Like its namesake, the Boeing aircraft, Barry's 747th streaked through the night in defiance of gravity. It had been a long time coming. Barry hit his 746th on the 27th of May. The long homer drought would not normally be news for a power hitter. After all, these guys are human and they go through slumps--even the best of them. But Barry being Barry means every nose hair is scrutinized. The steroids "scandal" and the on-going federal investigation of Mr. Bonds' alleged perjury in front of a grand jury has dampened enthusiasm for his record chase, and made sure his name will live in baseball's Hall of Infamy (along with Mark McGwire). Funny how "Shoeless" Joe Jackson's image was rehabilitated by a couple of films--the quirky and interesting Eight Men Out and the smarmy and maudlin Field of Dreams (based on the terrific novel Shoeless Joe by the Canadian writer W.P. Kinsella). I wonder if Messrs. McGwire and Bonds will find a similar cinematic redemption. The king of the baseball bloggers, John J. Perricone of Only Baseball Matters (indeed), has written incisively about Barry, MLB, the Feds, and the steroid silliness, and it would take a week of posts to give a precis that does Mr. Perricone justice. Check him out for yourself!. If it weren't for the bloggers, there would be no decent baseball journalism to read. The clowns in the national media have NO FUCKING CLUE (excuse me) and it pains me that they get paid to re-hash the drivel someone else has already regurgitated. Love or hate No. 25, he's the best hitter you will ever see. And that's what we pay our hard-earned dollars for. Number 13 last night brought The Dark Prince one step closer to the King's Throne.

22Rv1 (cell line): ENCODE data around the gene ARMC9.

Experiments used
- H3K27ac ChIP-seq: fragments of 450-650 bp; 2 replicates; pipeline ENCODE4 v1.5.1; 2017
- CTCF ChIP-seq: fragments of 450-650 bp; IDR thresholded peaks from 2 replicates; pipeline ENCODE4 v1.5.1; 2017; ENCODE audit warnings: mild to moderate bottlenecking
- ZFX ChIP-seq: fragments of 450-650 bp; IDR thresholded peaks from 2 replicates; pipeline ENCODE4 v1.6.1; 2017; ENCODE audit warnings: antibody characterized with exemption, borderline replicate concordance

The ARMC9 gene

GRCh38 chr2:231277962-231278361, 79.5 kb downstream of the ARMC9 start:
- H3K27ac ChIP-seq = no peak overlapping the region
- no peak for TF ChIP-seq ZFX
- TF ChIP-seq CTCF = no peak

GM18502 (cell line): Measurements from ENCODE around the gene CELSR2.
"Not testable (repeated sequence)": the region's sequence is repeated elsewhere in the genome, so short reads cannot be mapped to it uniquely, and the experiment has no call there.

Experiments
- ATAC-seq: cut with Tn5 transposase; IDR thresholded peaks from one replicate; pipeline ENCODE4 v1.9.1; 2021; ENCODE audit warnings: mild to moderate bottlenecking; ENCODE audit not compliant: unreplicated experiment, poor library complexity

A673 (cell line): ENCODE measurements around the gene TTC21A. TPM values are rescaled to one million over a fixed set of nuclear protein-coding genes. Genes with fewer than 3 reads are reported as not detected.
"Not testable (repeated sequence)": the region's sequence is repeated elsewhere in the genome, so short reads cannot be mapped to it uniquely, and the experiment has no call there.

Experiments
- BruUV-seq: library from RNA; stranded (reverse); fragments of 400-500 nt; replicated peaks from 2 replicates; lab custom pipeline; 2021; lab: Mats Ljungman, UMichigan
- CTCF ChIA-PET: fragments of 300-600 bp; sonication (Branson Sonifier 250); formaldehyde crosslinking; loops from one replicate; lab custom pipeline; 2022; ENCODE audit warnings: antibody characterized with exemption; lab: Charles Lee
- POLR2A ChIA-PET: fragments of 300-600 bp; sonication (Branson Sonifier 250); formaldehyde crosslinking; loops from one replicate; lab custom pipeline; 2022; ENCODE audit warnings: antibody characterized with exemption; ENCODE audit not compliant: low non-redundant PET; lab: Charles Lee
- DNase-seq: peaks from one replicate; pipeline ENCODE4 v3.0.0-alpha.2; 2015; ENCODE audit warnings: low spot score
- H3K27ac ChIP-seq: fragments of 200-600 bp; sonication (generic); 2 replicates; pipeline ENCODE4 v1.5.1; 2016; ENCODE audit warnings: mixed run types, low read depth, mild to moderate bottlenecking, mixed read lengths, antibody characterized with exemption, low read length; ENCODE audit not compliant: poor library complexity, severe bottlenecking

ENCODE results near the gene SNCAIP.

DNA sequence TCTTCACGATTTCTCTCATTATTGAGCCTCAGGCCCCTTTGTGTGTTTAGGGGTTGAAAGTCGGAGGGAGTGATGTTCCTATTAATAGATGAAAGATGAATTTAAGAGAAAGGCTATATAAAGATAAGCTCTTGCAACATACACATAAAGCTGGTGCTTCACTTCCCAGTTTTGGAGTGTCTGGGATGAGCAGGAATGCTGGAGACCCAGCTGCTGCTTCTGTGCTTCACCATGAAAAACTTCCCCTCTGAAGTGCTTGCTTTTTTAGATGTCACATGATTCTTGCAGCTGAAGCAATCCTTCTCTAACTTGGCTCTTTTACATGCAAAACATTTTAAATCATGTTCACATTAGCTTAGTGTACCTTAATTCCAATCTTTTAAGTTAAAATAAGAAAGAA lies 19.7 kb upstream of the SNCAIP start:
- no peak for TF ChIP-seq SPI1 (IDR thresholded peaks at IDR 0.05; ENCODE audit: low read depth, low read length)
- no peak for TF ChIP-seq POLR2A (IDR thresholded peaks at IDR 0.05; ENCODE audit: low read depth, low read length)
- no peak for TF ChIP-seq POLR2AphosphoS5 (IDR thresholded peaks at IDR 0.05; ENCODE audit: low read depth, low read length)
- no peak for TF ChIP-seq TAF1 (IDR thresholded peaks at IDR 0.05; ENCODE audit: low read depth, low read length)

Hank Aaron--you will always be a champ. Like Frank Robinson, you played in the big shadows of Willie Mays and Mickey Mantle, and never got the kudos that was due you. One thing Barry Lamar's chase will do is remind every fan what an outstanding ballplayer Mr. Aaron was. And that's worth something.
The Giants Infield - FanGraphs has a season-preview feature called "Postional Power Rankings" where they look at all 30 teams and rate them by position. The infield portion is ...
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